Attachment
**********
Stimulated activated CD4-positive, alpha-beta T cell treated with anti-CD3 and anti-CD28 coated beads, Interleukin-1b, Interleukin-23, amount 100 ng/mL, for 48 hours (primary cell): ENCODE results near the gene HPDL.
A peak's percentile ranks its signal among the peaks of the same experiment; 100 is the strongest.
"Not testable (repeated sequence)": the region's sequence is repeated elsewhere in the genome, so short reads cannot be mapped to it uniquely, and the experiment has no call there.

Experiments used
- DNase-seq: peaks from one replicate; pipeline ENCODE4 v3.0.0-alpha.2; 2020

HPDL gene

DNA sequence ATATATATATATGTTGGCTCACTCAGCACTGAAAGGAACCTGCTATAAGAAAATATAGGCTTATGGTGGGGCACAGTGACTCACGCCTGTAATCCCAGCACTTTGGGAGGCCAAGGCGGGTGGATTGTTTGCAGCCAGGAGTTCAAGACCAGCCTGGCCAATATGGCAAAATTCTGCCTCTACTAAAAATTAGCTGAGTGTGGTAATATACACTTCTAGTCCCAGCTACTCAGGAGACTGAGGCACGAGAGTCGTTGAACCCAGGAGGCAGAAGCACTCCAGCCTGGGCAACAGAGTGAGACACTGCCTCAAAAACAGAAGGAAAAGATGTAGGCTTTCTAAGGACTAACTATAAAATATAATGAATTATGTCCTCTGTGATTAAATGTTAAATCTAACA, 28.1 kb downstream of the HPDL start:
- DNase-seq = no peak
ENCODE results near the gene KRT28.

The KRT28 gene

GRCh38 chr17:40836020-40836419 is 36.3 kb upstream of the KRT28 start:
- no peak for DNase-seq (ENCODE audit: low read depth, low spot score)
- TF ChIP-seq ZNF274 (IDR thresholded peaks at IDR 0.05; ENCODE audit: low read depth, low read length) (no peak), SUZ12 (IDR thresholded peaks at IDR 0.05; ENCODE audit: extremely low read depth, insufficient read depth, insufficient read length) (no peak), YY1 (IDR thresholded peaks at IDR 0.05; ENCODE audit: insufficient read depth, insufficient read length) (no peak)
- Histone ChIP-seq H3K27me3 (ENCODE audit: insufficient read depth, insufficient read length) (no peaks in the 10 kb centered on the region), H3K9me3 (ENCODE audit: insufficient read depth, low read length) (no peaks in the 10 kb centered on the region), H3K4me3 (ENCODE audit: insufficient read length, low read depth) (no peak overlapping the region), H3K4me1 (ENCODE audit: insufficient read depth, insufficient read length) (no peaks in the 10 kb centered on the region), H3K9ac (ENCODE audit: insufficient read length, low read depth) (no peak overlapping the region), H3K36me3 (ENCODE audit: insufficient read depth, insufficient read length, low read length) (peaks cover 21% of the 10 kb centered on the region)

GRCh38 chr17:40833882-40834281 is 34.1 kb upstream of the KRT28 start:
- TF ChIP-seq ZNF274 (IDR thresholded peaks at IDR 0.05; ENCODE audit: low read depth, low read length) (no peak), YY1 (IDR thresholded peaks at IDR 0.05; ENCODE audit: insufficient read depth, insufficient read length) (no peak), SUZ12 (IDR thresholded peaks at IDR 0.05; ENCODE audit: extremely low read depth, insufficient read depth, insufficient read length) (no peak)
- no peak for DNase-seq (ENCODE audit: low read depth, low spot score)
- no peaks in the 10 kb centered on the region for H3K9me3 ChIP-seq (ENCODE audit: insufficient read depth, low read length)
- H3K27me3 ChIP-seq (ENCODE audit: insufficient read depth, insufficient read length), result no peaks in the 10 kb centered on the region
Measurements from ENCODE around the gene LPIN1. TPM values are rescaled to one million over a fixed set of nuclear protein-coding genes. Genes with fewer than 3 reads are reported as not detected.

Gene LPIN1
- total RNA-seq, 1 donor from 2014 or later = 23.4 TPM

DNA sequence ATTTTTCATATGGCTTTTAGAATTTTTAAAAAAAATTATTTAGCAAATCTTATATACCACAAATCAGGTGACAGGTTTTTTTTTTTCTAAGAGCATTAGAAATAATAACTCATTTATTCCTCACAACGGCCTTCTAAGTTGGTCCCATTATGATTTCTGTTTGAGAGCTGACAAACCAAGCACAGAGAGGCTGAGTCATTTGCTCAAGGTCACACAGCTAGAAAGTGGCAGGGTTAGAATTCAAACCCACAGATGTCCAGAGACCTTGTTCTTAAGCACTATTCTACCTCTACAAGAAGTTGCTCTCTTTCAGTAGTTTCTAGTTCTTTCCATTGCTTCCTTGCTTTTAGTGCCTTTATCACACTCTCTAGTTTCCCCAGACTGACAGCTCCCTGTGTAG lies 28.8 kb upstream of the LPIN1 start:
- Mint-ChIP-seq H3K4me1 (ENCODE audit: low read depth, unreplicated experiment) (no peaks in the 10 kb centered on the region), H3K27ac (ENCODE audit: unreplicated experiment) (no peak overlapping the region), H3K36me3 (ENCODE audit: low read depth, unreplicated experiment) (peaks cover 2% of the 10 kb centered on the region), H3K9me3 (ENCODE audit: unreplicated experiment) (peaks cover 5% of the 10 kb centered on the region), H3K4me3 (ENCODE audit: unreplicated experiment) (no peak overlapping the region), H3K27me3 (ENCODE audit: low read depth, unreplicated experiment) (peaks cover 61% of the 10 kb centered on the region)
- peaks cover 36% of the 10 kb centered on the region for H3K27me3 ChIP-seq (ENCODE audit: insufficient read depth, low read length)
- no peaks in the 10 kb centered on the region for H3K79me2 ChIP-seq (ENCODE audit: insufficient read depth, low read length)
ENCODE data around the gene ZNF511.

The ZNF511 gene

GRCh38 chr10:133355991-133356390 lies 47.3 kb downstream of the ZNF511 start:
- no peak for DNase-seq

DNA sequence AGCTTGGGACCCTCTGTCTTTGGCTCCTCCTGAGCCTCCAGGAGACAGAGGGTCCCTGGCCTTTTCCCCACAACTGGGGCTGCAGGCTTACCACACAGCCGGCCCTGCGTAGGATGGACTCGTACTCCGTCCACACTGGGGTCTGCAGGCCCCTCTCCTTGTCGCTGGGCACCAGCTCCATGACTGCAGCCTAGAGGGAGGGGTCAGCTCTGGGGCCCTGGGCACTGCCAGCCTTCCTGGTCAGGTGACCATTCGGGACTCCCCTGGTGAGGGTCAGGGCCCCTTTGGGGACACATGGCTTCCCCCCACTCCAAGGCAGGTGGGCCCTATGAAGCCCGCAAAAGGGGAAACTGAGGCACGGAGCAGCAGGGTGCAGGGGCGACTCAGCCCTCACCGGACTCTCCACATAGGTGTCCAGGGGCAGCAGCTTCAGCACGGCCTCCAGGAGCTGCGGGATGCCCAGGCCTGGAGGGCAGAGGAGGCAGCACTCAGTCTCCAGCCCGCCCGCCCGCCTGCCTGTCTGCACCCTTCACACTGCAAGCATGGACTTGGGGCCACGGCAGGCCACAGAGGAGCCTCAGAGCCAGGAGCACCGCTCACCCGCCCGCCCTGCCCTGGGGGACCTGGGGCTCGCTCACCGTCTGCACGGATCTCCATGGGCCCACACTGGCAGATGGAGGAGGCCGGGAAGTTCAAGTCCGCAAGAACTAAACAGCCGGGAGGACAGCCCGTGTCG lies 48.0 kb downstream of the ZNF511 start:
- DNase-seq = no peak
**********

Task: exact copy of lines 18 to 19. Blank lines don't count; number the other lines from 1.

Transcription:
- no peaks in the 10 kb centered on the region for H3K9me3 ChIP-seq (ENCODE audit: insufficient read depth, low read length)
- H3K27me3 ChIP-seq (ENCODE audit: insufficient read depth, insufficient read length), result no peaks in the 10 kb centered on the region